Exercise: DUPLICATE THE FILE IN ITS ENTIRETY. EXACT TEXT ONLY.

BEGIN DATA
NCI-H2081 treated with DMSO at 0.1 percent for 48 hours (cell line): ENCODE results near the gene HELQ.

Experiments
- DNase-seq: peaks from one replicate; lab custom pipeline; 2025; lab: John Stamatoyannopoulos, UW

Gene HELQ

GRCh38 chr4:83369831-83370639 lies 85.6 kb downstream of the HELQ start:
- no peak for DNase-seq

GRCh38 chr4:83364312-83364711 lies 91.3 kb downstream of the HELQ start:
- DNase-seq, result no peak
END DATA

NCI-H2081 treated with DMSO at 0.1 percent for 48 hours (cell line): ENCODE results near the gene HELQ.

Experiments
- DNase-seq: peaks from one replicate; lab custom pipeline; 2025; lab: John Stamatoyannopoulos, UW

Gene HELQ

GRCh38 chr4:83369831-83370639 lies 85.6 kb downstream of the HELQ start:
- no peak for DNase-seq

GRCh38 chr4:83364312-83364711 lies 91.3 kb downstream of the HELQ start:
- DNase-seq, result no peak